The Andrew W. Mellon Foundation has awarded $385,000 to the libraries at Cornell and Columbia University to develop a new partnership that has the potential to become the most expansive collaboration to date between two major research libraries.
The partnership is called "2CUL," which is pronounced "too cool" and is based on the dual "CUL" acronyms of each library.
Beginning this fall, Cornell and Columbia began to plan partnerships in collaborative collection development, acquisitions and processing. The two universities will form a service entity to facilitate the collaboration. Ithaka, a not-for-profit organization that assists research libraries and the academic community to leverage information technologies, will provide project management and assist in the planning. Initial work will focus on several collecting areas as well as collaborative funding and support of technical infrastructure in various areas.
"2CUL will ameliorate the impact of budget cuts while building our libraries' ability to innovate," said Anne Kenney, the Carl A. Kroch University Librarian at Cornell. "This partnership is predicated on Cornell and Columbia's shared commitment to reinvigorate our libraries in response to and in anticipation of changes in digital access, interdisciplinary research and scholarly communication. It also allows us to provide the best possible experience for our users."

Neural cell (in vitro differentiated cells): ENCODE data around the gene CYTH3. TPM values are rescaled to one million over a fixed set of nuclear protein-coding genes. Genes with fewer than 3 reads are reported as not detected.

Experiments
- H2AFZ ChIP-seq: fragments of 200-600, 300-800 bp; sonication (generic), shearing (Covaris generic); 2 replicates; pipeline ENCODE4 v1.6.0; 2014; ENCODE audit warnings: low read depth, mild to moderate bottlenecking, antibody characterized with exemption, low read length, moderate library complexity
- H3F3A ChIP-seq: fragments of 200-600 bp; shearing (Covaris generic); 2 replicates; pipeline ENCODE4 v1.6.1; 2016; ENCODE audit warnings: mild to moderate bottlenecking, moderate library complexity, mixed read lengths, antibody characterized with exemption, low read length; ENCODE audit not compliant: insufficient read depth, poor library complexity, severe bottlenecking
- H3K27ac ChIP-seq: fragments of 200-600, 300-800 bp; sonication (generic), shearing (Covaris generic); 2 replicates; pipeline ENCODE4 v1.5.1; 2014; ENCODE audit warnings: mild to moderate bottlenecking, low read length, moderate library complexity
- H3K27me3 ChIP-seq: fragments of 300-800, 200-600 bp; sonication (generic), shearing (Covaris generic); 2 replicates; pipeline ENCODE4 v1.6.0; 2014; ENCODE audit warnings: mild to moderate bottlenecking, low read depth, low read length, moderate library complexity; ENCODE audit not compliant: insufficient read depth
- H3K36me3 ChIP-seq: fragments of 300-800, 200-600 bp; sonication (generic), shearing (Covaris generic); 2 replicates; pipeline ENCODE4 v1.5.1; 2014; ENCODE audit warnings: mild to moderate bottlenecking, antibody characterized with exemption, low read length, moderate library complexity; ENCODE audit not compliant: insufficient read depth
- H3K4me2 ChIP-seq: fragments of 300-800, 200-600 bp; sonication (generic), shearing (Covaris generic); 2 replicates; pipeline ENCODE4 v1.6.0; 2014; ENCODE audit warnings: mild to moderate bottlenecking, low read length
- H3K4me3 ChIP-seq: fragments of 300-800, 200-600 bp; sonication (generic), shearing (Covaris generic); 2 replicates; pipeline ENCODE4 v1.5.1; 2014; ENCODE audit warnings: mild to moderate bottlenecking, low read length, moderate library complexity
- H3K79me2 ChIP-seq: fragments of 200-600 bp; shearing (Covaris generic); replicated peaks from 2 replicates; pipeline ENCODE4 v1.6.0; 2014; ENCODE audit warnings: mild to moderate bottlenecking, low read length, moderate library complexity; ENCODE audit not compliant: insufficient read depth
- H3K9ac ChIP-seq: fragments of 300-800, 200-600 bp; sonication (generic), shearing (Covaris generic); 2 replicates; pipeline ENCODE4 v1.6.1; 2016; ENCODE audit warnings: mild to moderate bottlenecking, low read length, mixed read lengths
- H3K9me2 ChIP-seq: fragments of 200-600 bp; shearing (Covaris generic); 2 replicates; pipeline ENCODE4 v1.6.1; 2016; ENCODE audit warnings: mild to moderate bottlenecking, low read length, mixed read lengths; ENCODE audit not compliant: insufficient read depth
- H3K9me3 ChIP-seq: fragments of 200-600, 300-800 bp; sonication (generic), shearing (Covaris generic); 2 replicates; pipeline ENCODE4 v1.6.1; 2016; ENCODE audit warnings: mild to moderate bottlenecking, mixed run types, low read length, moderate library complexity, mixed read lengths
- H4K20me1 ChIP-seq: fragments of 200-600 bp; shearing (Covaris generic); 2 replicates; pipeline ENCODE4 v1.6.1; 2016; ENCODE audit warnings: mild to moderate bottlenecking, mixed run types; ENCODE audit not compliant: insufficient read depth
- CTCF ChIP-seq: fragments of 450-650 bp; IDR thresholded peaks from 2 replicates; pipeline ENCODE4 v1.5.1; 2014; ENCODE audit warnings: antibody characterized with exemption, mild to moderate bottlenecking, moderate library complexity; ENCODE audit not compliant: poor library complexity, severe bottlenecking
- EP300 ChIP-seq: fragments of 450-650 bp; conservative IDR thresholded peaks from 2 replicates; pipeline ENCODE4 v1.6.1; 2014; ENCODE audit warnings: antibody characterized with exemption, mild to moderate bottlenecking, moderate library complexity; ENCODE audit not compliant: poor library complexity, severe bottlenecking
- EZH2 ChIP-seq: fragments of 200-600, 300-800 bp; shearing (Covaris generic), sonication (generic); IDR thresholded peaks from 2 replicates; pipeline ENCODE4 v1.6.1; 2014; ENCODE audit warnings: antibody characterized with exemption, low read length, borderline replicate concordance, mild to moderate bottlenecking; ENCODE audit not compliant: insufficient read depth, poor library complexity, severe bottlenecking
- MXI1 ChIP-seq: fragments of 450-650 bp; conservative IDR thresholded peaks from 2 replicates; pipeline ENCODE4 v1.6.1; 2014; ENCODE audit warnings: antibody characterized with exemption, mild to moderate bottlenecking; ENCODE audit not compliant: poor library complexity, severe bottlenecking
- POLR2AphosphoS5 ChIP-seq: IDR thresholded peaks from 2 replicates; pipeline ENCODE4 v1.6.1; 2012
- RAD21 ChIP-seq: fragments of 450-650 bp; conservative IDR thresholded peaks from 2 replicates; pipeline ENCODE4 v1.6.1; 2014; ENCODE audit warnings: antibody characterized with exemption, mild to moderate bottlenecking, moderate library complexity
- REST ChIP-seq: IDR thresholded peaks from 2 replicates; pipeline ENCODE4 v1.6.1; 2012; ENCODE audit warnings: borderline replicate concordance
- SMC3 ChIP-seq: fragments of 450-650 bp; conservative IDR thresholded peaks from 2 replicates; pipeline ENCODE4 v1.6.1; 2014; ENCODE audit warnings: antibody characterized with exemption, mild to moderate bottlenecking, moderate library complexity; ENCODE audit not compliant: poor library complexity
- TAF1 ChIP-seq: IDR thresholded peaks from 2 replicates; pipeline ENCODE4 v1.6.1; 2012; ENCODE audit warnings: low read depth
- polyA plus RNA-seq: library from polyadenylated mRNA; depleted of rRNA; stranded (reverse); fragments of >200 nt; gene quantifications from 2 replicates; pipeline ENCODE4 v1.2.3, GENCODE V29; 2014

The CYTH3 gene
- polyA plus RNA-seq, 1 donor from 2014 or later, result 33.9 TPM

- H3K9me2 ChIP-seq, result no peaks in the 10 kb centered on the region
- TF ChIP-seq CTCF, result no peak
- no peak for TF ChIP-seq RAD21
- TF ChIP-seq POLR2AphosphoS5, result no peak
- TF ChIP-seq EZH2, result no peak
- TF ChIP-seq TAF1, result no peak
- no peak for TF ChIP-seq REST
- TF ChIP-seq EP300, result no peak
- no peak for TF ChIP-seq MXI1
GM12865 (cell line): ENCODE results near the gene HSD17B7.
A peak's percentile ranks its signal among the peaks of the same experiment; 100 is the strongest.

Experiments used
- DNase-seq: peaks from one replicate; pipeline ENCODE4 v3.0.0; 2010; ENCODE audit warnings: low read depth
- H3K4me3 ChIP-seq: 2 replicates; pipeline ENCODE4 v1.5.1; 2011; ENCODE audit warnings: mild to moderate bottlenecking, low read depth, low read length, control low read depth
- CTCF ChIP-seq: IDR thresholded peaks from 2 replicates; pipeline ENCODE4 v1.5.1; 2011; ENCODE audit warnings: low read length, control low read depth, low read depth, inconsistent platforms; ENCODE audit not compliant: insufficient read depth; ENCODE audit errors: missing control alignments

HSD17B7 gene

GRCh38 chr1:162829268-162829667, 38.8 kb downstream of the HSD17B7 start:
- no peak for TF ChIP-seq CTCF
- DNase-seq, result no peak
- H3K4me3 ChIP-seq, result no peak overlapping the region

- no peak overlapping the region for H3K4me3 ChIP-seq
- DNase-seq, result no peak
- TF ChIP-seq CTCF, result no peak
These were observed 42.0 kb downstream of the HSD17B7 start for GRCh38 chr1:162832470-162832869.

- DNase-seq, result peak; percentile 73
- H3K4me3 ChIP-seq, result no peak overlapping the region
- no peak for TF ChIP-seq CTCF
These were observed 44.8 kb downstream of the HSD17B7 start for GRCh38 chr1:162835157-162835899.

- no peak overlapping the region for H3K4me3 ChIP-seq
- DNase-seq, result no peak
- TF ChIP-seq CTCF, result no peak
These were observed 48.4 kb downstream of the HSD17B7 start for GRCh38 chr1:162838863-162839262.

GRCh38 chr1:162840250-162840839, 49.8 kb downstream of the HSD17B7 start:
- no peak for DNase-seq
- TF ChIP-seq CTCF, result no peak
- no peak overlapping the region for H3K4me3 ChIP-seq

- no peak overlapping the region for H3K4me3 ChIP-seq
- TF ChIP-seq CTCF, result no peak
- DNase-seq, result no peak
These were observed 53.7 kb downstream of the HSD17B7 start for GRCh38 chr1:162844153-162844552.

Added James G. Neal, vice president for information services and university librarian at Columbia: "2CUL represents a new, radical form of collaboration that pairs two leading research libraries in a voluntary, equal partnership." He said that the libraries of both universities "are committed to developing an enduring and transformative partnership that will enable us to achieve greater efficiencies and effectiveness and to address new challenges through combined forces."
Over the next two years, 2CUL will explore ways to improve the quality of their collections and services, redirect resources to emerging needs and make each institution more competitive in securing government and foundation support. The relationship could also provide a new blueprint for partnerships between other academic libraries.
"This collaboration can serve as a model of inter-institutional partnership for other aspects of our work," said Cornell Provost Kent Fuchs. "We are pleased to partner with Columbia to continue to provide excellent service with fewer resources while increasing productivity and minimizing redundant operations."
Gwen Glazer is a staff writer with Library Communications